The unexpected invitation had come to Eleanor Elder by word of mouth – for only a fool would have risked putting it in writing. Its sudden arrival, after a year and a half of silence, had lifted all their spirits. And, of course, despite the dangers, she had to go – for what mother could pass up the chance to see her only son again after so long?
Yet, now that she was on the last stretch of the journey, a trace of apprehension was creeping into her head, for the risk she was taking was a mortal one. She already knew that the king’s principal servant, William Catesby, had someone watching her in Ludlow. Indeed he had kept his eye upon her since the ’83 revolt. Who was shadowing her, she did not know, only that he would be there. Eleanor Elder, like many others, was on some distant strand of Catesby’s great web of suspicion – and what she was doing right now was exactly the reason she was being watched.
As long as she remained in Ludlow, paying mind only to her vintner’s business, as a good widow should, she was safe. But by leaving the town, she was tugging so hard at the spider’s web that her watcher was certain to notice. Perhaps he was already following her, or was even now sending word to his master that Lady Eleanor Elder was on the move. That would be an event to mark because she had not strayed from Ludlow for an instant since arriving back there in November 1483. Catesby would know that the most likely reason for her to travel was to see one of the exiled members of her family.
She could have refused to go; and that would have been the more sensible course. But, where important decisions were concerned, Eleanor was not known for applying much common sense. And, as the weary months dragged by, Eleanor had come to believe that her scattered, diminishing family was all she had left and so, if there was a chance of seeing them again, she must take it.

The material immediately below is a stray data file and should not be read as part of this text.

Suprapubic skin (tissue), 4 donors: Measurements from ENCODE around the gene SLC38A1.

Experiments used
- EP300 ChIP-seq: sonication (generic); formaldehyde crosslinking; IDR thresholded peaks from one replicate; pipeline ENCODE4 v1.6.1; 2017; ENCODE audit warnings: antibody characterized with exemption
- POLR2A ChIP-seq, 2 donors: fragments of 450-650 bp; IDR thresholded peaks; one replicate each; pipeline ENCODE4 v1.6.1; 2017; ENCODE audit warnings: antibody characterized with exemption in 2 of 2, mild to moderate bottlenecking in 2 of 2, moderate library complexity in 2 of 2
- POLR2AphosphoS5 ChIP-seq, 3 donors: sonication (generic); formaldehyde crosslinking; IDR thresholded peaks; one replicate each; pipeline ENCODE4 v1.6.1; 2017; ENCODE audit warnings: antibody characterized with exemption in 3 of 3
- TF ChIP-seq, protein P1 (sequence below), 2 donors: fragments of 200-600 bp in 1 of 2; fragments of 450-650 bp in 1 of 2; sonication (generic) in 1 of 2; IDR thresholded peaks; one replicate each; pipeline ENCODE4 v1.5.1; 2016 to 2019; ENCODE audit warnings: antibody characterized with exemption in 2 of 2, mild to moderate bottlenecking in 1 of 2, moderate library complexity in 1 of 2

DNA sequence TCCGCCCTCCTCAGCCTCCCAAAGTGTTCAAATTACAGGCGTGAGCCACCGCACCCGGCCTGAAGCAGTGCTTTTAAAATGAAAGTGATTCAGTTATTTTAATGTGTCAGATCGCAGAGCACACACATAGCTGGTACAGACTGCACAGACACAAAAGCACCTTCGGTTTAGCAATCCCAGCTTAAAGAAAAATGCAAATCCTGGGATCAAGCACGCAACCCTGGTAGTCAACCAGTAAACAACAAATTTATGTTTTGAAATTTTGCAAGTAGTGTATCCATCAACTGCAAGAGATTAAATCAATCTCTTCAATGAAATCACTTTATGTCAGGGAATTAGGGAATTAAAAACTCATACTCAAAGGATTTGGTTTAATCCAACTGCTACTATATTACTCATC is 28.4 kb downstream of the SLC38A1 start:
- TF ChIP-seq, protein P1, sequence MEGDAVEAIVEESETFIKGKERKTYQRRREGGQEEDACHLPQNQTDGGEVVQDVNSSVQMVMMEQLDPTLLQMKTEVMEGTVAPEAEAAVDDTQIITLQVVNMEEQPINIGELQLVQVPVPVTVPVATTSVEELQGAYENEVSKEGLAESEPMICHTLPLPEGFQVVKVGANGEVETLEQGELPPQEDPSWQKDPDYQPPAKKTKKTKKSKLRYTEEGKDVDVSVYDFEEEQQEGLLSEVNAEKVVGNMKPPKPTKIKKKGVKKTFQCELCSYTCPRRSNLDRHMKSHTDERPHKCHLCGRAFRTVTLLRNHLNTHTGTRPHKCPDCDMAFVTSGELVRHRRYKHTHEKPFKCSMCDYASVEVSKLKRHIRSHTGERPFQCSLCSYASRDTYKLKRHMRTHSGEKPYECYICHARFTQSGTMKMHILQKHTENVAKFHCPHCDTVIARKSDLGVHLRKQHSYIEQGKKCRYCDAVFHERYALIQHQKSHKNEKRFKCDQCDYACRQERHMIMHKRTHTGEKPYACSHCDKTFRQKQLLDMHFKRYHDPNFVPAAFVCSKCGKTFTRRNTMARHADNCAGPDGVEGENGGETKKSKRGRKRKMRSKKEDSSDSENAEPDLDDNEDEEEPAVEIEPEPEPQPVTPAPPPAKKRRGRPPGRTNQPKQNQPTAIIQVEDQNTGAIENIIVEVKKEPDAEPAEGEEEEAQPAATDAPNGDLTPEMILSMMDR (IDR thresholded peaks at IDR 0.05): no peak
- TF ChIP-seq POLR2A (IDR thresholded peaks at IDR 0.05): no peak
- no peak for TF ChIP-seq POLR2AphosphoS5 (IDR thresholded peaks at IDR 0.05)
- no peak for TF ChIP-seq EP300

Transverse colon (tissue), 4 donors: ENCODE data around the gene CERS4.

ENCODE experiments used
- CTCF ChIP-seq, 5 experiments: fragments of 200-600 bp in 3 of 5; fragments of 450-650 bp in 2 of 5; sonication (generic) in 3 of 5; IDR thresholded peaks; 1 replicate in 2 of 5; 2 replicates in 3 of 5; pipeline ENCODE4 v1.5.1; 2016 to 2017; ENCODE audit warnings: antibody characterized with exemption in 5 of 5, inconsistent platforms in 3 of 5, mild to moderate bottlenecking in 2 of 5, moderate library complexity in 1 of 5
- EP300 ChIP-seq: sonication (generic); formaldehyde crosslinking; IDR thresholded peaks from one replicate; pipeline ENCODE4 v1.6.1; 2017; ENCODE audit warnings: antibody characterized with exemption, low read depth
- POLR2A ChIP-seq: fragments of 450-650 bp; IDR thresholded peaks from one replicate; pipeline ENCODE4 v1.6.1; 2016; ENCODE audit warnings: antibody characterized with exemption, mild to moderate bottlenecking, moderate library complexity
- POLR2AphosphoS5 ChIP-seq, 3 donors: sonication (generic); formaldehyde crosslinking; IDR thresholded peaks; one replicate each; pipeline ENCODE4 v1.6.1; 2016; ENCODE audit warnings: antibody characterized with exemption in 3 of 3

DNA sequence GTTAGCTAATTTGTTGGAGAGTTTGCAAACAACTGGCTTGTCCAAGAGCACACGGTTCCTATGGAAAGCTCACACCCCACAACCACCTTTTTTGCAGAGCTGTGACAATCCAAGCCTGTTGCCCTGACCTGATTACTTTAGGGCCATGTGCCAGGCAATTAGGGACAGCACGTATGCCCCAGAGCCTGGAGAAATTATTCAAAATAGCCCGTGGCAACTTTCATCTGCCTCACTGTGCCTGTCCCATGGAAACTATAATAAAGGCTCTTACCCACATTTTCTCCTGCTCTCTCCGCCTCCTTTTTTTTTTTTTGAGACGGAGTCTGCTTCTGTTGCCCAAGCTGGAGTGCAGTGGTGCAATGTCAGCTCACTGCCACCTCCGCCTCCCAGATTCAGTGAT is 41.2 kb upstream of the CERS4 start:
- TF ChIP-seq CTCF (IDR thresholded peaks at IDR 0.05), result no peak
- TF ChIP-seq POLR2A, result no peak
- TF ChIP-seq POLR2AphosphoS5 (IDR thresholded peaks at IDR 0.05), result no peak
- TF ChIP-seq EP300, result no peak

Having ridden south to Gloucester yesterday, they set off again at dawn this morning, as soon as the town gate was open. Although well-cloaked to repel the chill of a clear March morning, Eleanor was already tired for she had rarely sat upon a horse since her return to Ludlow. On cold days like this, her shoulder, severely damaged during the rebellion, still troubled her and probably always would.
“Lady?” said Hal, reaching for her rein. “What ails you?”
“Why? Do I look ill?” snapped Eleanor.
“Er, no, lady,” conceded Hal, “but it’s… you’re wandering off the track.”
Though she saw that he was right, it was not her custom to admit a fault. “Why don’t you just look where you’re going,” grumbled Eleanor, “and leave me be?”
She didn’t mean to be so sharp, but then she never did – well, mostly… But she could talk thus to Hal, for he was family – not blood family, but he had seen her safe through more trouble than she cared to recall. The thought brought a wicked smile to her lips, remembering that Hal had seen her at her very worst: stripped of all decency, bloodied and hurt and, at the end of it all, he always came back for more. He had served her brother Ned for years and now he was like a brother to her.
Their company was small, for any more would have attracted too much attention; Eleanor and her niece, Meg were accompanied by Hal and Mary – husband and wife servants. Acting as their guide was the bearer of the invitation, Master William Crabber. Though there was a sixth person, Eleanor was doing her best to forget him: one Gilbert Tanner – known as ‘Gibb’. Wherever her niece, Meg, went, she attracted a certain sort of lad – that’s to say, a rough sort of lad; and Gibb was merely her most recent acquisition.